Objectives: The present study was aims to identify the causes, the
categories of medicines used and the outcomes of self-medication in
hospitalized children under 15 years.
Materials and Methods: We conducted a descriptive study from June 18
to July 18, 2016 in two Teaching Hospitals in Lomé. Parents/relatives of
inpatient pediatric department were interviewed, using a questionnaire on
self-medication. The data was analyzed on the basis of frequencies (%) of
Results: We interviewed 204 informants. The self-medication prevalence
was 85.8% (n=175) and mostly imputed to the mothers. Children’s pathological
histories were asthma and sickle cell disease (16.0%). The sources of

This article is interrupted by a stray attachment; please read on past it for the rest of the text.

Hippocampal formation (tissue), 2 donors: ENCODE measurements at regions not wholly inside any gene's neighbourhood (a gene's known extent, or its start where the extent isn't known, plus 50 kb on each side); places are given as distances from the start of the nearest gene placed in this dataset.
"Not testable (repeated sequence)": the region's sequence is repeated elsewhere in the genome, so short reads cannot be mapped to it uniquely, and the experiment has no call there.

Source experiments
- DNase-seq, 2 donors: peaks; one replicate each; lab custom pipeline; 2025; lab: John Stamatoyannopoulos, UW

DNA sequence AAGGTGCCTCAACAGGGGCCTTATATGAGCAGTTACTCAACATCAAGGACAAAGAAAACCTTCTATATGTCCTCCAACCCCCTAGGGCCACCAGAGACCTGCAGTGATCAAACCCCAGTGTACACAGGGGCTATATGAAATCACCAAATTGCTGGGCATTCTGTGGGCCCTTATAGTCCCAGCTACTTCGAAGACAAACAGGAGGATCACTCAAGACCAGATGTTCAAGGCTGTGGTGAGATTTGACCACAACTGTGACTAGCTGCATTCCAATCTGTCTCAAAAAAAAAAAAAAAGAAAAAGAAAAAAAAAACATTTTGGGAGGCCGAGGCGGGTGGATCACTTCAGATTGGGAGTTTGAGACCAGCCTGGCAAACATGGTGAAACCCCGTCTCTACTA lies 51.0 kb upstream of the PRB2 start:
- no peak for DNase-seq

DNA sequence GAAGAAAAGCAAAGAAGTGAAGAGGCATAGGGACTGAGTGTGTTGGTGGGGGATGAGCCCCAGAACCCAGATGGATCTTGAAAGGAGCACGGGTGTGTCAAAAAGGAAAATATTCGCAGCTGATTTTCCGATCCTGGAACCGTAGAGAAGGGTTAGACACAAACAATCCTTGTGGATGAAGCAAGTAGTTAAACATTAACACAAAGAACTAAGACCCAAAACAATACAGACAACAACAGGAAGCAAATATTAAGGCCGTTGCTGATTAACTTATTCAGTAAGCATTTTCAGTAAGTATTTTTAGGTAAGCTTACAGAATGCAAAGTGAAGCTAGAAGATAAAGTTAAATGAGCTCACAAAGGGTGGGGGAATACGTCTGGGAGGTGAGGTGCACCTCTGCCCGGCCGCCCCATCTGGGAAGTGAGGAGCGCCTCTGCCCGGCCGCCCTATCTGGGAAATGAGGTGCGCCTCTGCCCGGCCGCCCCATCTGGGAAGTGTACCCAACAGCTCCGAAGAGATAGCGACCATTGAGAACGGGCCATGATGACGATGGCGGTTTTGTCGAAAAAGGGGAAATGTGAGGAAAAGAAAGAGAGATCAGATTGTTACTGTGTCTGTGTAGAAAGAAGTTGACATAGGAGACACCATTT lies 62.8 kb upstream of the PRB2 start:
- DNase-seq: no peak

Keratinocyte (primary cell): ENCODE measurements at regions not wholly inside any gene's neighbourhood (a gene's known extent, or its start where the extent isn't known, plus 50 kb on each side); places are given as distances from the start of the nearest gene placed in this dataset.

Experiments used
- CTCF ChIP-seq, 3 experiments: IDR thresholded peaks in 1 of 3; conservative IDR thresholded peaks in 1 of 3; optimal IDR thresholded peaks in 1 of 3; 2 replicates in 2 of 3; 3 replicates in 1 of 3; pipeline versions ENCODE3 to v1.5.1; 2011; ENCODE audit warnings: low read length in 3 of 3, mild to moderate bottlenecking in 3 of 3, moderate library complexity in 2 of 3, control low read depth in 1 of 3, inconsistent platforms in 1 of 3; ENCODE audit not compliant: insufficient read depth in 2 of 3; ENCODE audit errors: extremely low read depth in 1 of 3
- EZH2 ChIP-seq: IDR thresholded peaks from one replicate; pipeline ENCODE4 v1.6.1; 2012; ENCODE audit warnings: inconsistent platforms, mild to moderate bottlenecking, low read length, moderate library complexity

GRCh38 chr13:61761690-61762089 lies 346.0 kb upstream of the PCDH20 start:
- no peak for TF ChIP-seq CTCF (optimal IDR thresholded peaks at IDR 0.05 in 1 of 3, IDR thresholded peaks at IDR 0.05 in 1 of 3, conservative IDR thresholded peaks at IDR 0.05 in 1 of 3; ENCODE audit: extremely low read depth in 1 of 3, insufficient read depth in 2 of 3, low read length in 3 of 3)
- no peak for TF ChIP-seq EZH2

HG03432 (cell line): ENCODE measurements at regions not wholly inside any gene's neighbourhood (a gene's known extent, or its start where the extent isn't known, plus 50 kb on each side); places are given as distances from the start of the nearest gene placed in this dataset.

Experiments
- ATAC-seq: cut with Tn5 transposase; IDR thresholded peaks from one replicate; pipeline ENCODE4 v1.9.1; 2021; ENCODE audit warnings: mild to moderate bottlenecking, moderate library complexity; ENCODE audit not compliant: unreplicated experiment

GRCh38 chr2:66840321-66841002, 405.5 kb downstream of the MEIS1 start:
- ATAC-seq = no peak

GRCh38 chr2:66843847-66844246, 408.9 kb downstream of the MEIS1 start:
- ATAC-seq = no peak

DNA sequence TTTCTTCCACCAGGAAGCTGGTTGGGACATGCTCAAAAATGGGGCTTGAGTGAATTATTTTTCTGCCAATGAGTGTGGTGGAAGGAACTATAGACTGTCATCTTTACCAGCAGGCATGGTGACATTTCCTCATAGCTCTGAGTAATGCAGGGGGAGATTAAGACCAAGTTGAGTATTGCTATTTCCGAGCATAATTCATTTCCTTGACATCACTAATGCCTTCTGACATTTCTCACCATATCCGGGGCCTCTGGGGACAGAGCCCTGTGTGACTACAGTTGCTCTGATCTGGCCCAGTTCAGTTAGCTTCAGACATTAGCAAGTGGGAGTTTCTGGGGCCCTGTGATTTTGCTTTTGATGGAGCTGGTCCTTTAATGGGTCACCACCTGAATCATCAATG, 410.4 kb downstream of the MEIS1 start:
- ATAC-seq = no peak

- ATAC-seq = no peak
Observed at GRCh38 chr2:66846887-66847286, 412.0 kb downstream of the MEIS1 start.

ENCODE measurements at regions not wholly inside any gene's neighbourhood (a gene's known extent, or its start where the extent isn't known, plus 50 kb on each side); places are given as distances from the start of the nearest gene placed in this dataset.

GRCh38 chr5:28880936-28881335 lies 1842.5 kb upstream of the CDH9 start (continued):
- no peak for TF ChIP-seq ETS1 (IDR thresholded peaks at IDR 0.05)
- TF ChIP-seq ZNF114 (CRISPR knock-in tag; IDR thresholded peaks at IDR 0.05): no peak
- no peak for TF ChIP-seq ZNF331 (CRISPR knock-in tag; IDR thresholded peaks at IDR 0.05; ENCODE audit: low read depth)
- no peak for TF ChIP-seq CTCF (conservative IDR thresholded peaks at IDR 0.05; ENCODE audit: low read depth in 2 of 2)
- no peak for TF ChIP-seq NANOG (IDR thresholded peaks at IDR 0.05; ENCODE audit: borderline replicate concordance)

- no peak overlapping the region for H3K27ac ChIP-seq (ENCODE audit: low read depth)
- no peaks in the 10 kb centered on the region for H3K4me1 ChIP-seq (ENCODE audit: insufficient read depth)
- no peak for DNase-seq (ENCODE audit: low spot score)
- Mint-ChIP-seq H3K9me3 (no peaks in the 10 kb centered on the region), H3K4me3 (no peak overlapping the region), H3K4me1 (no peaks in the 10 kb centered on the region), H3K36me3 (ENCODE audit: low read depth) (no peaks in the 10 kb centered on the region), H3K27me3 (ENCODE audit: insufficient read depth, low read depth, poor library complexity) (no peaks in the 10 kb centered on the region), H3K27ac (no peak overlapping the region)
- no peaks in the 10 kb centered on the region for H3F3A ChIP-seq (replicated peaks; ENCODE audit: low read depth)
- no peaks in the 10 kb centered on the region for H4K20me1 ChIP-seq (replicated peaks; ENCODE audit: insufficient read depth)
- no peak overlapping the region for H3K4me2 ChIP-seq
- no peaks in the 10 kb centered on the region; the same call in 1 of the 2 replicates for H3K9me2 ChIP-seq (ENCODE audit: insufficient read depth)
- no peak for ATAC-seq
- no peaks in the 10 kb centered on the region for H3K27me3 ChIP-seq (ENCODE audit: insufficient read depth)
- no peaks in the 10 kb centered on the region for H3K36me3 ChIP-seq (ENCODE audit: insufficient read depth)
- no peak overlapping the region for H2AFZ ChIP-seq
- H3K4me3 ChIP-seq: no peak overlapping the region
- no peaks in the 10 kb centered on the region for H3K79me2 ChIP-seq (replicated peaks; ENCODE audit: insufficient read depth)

self-medication drugs were pharmacies (60%), itinerant sellers of medicines
(49.7%) and left-over prescribed medicines stored at
Fever (85.1%), headaches (49.7%), abdominal pain (28%), cough and cold (14.3%)
and diarrhea (12.6%) were the main symptoms responsible for self-medication.
Analgesics and antipyretics were used in 92.6 % of cases. Anti-microbial
(antibiotics, antimalarial, and other antiparasitics) was auto-administered in
approximately 47.4%. Herbal medicine and other local products represented
41.7%. The outcomes of self-medication in
children are multiple, including nausea and/or vomiting (89.7%), anaemia requiring
transfusion (39.9%), allergic skin reactions and so on.
Conclusion: Parental self-medication is common in Togolese children. In
view of previous outcomes, the use of self-medication for children is a
practice that must be controlled and reasoned.
Keywords: Categories of Medicines; Children’s Pathological Histories
and Symptoms; Inpatient Pediatric Department; Parental Self-Medication;
Self-Medication Outcomes; Togo